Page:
Over a third of homes sold in Gwynedd and Anglesey were purchased as second properties, according to a report by the Party of Wales
Hywel Williams MP has spoken out against the proliferation of Airbnbs in towns and villages across Gwynedd.
The Arfon MP claims that the current system “simply isn’t sustainable” as people are being priced out of homes in their own communities.
He says that “greater controls” are urgently needed to tackle the issue of homes being taken out of the local housing stock for holiday rental purposes.
The Welsh Government should follow the example set by European cities, he says, and limit the number of days homes can be let out.
The Plaid Cymru MP says that these are houses that “would otherwise be ideal starter homes for young families or first-time buyers.”
A recent report by the Party of Wales says that over a third of homes sold in Gwynedd and Anglesey in the last financial year were purchased as second properties.
In Gwynedd, recent figures published by the Welsh Revenue Authority (WRA) show that 38% of residential transactions in the county were charged at the higher rates of Land Transaction Tax (LTT) between March 2019 and April 2020 – the highest proportion across Wales.
WRA say there are multiple reasons why the higher rates of residential tax could be charged under LTT, including the purchase of buy-to-let properties; second homes or holiday homes; bridging between two properties, and purchases by companies, such as social housing providers.
There has been a number of protests recently about what is being described as the ‘second home crisis’ in North Wales.
Another protest was held on Anglesey earlier this month by campaigners who that claim holiday homes now make up 70% of properties in some coastal hotspots.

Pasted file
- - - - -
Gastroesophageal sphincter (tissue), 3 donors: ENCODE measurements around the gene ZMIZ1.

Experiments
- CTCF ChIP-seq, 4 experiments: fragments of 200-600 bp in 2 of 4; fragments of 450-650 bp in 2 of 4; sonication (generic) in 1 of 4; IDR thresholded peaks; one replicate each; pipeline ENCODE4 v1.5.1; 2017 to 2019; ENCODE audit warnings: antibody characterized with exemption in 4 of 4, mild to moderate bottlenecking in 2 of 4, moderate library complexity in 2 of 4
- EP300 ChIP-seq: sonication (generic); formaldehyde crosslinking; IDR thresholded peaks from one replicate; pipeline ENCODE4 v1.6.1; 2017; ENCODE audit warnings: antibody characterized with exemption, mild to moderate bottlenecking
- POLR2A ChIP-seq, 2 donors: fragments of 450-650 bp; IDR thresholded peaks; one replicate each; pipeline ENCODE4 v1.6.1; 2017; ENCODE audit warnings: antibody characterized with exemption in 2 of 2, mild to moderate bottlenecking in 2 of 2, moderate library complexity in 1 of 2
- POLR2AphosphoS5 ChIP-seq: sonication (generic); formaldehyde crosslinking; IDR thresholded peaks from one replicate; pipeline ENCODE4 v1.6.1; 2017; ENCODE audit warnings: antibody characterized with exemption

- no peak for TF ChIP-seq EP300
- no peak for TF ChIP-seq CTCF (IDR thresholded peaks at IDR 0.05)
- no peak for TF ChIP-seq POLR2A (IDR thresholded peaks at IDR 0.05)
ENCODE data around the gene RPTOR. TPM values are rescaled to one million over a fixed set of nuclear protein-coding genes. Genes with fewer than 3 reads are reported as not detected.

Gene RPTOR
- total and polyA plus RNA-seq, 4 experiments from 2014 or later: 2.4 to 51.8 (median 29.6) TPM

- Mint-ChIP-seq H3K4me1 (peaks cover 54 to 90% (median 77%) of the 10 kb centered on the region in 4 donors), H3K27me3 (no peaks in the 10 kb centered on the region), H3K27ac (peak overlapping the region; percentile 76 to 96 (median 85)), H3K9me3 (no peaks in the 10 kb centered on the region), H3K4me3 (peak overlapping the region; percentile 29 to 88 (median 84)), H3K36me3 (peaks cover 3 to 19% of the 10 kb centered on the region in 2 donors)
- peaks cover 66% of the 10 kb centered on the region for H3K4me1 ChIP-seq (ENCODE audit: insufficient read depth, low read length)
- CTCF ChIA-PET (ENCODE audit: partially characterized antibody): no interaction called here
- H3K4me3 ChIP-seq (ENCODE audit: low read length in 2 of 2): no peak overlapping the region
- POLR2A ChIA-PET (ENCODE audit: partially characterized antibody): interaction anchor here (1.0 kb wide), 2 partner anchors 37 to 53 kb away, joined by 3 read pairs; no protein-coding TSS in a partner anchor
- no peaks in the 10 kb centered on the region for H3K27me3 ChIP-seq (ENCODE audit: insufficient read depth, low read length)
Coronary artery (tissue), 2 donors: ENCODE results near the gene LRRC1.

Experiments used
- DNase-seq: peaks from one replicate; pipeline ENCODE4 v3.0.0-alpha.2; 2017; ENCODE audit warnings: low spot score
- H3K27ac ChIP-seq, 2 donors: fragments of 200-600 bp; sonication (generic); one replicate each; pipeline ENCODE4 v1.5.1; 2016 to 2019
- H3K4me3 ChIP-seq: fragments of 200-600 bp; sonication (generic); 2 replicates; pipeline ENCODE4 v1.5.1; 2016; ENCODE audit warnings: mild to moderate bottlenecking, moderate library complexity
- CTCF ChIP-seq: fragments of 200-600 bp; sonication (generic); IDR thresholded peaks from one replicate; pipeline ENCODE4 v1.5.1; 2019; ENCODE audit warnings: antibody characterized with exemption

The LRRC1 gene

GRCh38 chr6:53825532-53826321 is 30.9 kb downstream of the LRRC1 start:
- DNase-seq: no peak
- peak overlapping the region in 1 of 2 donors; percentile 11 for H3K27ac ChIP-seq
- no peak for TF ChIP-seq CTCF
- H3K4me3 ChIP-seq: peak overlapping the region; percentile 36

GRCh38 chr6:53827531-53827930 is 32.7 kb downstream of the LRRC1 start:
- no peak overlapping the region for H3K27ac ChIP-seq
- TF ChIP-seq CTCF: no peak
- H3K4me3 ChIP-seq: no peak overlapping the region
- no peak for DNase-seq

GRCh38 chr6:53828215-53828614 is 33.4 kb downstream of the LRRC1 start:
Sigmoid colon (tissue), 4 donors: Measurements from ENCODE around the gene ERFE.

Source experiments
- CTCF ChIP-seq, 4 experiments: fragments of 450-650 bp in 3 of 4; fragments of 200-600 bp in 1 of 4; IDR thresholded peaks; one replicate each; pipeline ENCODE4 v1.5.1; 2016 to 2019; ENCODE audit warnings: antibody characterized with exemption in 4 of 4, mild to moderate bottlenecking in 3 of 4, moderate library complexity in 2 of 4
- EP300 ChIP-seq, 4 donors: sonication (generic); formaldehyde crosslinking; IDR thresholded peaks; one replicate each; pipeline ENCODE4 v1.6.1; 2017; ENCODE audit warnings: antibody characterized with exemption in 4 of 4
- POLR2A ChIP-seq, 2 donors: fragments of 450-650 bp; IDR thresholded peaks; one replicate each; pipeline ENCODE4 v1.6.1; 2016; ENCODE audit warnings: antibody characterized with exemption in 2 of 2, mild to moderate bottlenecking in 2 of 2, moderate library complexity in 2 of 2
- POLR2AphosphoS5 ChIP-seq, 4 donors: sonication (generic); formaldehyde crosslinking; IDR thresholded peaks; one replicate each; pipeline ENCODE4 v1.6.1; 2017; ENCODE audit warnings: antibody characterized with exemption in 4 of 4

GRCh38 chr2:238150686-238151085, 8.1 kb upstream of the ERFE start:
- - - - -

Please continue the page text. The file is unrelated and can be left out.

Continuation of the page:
Hywel Williams MP said: Whilst letting out your own home for a short period to supplement your income is understandable, what we are now seeing are houses being permanently taken out of the local housing stock for holiday rental purposes.
The proliferation of Airbnb properties and similar UK wide and international companies nowadays is not only limited to rural, isolated communities. We are fast-seeing terraced houses in urban areas across Gwynedd being snapped-up as long-term holiday rentals. And these are two to three-bedroom properties, which would otherwise be ideal starter homes for young families or first-time buyers, Williams said.
Williams said, it simply isn’t sustainable to have so much of our local housing stock being put beyond the reach of those who live and work here, not to mention taking a market share from local guesthouses and B&Bs. We urgently need greater controls around the volume of houses that can transfer from being primary homes to second homes or buy-to-let holiday accommodation.
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